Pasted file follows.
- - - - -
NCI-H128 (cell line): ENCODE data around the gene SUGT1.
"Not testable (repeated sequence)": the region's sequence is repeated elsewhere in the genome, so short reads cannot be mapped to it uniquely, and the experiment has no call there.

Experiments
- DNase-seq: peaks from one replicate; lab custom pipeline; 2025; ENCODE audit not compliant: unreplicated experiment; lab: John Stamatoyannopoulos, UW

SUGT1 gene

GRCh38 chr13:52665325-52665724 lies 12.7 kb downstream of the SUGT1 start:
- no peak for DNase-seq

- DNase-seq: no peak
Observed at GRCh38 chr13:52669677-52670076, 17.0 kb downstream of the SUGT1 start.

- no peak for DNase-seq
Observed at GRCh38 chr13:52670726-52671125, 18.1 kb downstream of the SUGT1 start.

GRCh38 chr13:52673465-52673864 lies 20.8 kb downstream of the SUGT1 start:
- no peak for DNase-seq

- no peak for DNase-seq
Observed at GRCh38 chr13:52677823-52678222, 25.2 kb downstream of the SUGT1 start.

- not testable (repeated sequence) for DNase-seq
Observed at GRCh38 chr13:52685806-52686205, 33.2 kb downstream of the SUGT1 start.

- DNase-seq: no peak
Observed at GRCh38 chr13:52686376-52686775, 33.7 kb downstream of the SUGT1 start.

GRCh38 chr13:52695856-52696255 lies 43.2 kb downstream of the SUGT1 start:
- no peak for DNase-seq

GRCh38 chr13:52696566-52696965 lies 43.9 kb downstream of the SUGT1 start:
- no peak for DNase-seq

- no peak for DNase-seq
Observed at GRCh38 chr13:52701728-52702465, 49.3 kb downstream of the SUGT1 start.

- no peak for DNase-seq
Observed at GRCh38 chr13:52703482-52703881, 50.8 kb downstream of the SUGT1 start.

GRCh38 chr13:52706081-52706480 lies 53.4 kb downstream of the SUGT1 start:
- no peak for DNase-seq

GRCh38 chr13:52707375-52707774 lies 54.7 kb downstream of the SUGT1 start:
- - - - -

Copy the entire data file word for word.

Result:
NCI-H128 (cell line): ENCODE data around the gene SUGT1.
"Not testable (repeated sequence)": the region's sequence is repeated elsewhere in the genome, so short reads cannot be mapped to it uniquely, and the experiment has no call there.

Experiments
- DNase-seq: peaks from one replicate; lab custom pipeline; 2025; ENCODE audit not compliant: unreplicated experiment; lab: John Stamatoyannopoulos, UW

SUGT1 gene

GRCh38 chr13:52665325-52665724 lies 12.7 kb downstream of the SUGT1 start:
- no peak for DNase-seq

- DNase-seq: no peak
Observed at GRCh38 chr13:52669677-52670076, 17.0 kb downstream of the SUGT1 start.

- no peak for DNase-seq
Observed at GRCh38 chr13:52670726-52671125, 18.1 kb downstream of the SUGT1 start.

GRCh38 chr13:52673465-52673864 lies 20.8 kb downstream of the SUGT1 start:
- no peak for DNase-seq

- no peak for DNase-seq
Observed at GRCh38 chr13:52677823-52678222, 25.2 kb downstream of the SUGT1 start.

- not testable (repeated sequence) for DNase-seq
Observed at GRCh38 chr13:52685806-52686205, 33.2 kb downstream of the SUGT1 start.

- DNase-seq: no peak
Observed at GRCh38 chr13:52686376-52686775, 33.7 kb downstream of the SUGT1 start.

GRCh38 chr13:52695856-52696255 lies 43.2 kb downstream of the SUGT1 start:
- no peak for DNase-seq

GRCh38 chr13:52696566-52696965 lies 43.9 kb downstream of the SUGT1 start:
- no peak for DNase-seq

- no peak for DNase-seq
Observed at GRCh38 chr13:52701728-52702465, 49.3 kb downstream of the SUGT1 start.

- no peak for DNase-seq
Observed at GRCh38 chr13:52703482-52703881, 50.8 kb downstream of the SUGT1 start.

GRCh38 chr13:52706081-52706480 lies 53.4 kb downstream of the SUGT1 start:
- no peak for DNase-seq

GRCh38 chr13:52707375-52707774 lies 54.7 kb downstream of the SUGT1 start: